Reeh–Schlieder theorem

Reeh–Schlieder theorem The Reeh–Schlieder theorem is a result in relativistic local quantum field theory published by Helmut Reeh and Siegfried Schlieder (1918-2003) in 1961.

The theorem states that the vacuum state {displaystyle vert Omega rangle } is a cyclic vector for the field algebra {displaystyle {mathcal {A}}({mathcal {O}})} corresponding to any open set {displaystyle {mathcal {O}}} in Minkowski space. That is, any state {displaystyle vert psi rangle } can be approximated to arbitrary precision by acting on the vacuum with an operator selected from the local algebra, even for {displaystyle vert psi rangle } that contain excitations arbitrarily far away in space. In this sense, states created by applying elements of the local algebra to the vacuum state are not localized to the region {displaystyle {mathcal {O}}} .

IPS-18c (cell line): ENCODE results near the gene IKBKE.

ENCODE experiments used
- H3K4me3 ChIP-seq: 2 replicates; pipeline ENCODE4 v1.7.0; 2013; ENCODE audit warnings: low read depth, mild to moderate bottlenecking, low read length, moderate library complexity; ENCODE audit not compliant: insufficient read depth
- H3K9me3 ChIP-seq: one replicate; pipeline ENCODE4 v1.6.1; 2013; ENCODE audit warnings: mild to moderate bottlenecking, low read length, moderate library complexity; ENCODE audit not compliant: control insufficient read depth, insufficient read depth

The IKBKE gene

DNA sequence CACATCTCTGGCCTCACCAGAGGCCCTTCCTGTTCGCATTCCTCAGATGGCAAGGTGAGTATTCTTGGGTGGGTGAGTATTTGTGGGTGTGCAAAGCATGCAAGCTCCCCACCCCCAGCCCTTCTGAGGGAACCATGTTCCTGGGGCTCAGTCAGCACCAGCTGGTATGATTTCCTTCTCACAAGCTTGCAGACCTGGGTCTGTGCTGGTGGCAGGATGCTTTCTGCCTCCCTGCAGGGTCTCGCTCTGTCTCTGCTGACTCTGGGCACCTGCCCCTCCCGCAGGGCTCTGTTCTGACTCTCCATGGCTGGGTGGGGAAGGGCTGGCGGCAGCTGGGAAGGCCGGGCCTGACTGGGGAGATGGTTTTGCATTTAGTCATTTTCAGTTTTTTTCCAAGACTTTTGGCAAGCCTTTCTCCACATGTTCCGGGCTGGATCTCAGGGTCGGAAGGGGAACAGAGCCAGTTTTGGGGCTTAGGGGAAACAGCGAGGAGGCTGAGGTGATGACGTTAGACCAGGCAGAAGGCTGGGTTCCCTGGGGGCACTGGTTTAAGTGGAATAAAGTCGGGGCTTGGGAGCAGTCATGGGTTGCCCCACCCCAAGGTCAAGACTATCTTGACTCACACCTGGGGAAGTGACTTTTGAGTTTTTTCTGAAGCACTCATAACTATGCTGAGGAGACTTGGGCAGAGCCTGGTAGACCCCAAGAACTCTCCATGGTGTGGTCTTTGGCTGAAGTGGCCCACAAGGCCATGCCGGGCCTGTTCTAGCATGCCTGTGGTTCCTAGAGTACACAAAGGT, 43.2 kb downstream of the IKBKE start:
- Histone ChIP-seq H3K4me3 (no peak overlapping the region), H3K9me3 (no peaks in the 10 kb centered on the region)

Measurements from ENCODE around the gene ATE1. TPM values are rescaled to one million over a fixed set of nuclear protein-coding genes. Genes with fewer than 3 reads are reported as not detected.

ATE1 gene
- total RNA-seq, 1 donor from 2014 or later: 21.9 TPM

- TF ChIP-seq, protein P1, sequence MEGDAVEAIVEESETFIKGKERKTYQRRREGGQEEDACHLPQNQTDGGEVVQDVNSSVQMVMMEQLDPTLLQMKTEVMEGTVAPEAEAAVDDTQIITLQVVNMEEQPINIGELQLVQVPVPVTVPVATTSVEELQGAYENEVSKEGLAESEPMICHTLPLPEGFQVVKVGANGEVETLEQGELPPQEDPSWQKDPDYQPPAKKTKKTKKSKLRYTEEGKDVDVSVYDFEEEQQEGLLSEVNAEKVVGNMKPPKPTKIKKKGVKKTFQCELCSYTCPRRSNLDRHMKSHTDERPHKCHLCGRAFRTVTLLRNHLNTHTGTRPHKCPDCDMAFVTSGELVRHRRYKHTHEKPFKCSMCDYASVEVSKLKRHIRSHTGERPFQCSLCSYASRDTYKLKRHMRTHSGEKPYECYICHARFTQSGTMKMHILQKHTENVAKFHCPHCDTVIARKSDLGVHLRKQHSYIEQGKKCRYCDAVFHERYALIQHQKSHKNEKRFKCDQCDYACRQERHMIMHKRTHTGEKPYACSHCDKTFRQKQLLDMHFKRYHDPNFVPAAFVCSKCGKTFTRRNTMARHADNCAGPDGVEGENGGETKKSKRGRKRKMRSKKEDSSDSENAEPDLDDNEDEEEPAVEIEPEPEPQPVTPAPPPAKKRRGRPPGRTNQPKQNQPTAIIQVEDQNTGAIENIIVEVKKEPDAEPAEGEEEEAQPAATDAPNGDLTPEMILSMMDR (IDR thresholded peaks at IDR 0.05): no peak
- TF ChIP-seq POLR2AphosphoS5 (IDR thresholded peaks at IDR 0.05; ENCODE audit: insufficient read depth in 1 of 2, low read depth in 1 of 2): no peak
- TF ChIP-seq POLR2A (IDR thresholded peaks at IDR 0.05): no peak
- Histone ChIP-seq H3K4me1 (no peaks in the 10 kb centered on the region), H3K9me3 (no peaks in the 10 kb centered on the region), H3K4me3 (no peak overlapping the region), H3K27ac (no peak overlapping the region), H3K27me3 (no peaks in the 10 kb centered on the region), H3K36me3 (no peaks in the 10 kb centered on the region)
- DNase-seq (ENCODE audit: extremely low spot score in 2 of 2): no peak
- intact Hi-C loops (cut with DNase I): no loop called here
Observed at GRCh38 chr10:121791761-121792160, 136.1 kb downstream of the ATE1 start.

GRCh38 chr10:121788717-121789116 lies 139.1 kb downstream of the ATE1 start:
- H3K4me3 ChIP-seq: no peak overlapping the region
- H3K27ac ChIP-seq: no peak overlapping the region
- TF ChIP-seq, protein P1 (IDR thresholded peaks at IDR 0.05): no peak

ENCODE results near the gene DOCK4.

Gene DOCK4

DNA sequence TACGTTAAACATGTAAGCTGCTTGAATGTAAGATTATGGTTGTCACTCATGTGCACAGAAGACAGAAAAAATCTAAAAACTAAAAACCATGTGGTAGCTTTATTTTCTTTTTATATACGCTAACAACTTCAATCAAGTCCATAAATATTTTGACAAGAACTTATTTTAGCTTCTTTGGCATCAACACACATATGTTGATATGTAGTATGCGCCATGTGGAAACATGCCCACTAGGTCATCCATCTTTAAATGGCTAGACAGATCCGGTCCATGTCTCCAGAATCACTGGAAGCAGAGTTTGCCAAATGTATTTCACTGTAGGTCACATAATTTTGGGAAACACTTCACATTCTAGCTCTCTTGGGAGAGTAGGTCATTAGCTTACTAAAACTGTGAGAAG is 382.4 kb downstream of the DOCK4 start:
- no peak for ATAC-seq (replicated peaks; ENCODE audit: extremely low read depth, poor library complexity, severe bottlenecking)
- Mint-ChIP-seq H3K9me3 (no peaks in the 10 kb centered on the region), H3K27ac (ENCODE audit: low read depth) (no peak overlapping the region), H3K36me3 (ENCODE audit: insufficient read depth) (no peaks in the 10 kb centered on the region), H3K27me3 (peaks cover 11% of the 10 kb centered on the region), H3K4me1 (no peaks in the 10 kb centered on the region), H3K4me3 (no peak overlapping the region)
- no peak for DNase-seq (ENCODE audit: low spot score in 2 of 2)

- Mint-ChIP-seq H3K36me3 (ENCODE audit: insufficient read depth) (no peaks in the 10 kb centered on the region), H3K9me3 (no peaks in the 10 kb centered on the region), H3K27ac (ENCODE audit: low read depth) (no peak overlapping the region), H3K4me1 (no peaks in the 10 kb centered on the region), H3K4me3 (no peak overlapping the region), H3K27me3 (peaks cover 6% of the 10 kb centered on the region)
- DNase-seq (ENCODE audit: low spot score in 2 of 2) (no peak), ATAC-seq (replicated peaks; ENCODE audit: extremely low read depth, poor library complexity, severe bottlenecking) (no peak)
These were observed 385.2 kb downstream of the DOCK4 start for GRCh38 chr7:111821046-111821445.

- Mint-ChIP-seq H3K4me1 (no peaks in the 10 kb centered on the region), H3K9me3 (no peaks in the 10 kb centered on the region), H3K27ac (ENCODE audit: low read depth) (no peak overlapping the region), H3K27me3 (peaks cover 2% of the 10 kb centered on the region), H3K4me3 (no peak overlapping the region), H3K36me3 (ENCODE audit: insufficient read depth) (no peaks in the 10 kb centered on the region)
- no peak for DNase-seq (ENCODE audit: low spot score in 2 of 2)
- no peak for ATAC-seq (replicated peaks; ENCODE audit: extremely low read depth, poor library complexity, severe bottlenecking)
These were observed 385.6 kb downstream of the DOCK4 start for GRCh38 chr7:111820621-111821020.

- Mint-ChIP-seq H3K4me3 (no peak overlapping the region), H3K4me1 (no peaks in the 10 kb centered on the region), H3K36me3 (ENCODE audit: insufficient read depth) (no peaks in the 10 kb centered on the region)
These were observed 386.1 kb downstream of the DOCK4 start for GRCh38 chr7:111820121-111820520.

For practical purposes, however, local operators still generate quasi-local states. More precisely, the long range effects of the operators of the local algebra will diminish rapidly with distance, as seen by the cluster properties of the Wightman functions. And with increasing distance, creating a unit vector localized outside the region requires operators of ever increasing operator norm. [1] This theorem is also cited in connection with quantum entanglement. But it is subject to some doubt whether the Reeh–Schlieder theorem can usefully be seen as the quantum field theory analog to quantum entanglement, since the exponentially-increasing energy needed for long range actions will prohibit any macroscopic effects. However, B.Reznik showed that vacuum entanglement can be distilled into EPR pairs used in quantum information tasks.[2] It is known that the Reeh–Schlieder property applies not just to the vacuum but in fact to any state with bounded energy.[3] If some finite number N of space-like separated regions is chosen, the multipartite entanglement can be analyzed in the typical quantum information setting of N abstract quantum systems, each with a Hilbert space possessing a countable basis, and the corresponding structure has been called superentanglement.[4] References ^ Witten, E (2018). "Invited article on entanglement properties of quantum field theory". Rev. Mod. Phys. 90 (4): 045003. arXiv:1803.04993. doi:10.1103/RevModPhys.90.045003. S2CID 125879610. ^ Reznik, Benni (1 August 2000). "Distillation of vacuum entanglement to EPR pairs". arXiv:quant-ph/0008006. ^ Redhead, Michael (1 January 1995). "More ado about nothing". Foundations of Physics. 25 (1): 123–137. Bibcode:1995FoPh...25..123R. doi:10.1007/bf02054660. ISSN 1572-9516. S2CID 122112439. ^ Clifton, Rob (1 July 1998). "Superentangled states". Physical Review A. 58 (1): 135–145. arXiv:quant-ph/9711020. Bibcode:1998PhRvA..58..135C. doi:10.1103/physreva.58.135. S2CID 16333206. External links Siegfried Schlieder, Some remarks about the localization of states in a quantum field theory, Comm. Math. Phys. 1, no. 4 (1965), 265–280 online at Project Euclid hep-th/0001154 Christian Jaekel, "The Reeh–Schlieder property for ground states" "Reeh–Schlieder property in a separable Hilbert space" This quantum mechanics-related article is a stub. You can help Wikipedia by expanding it.

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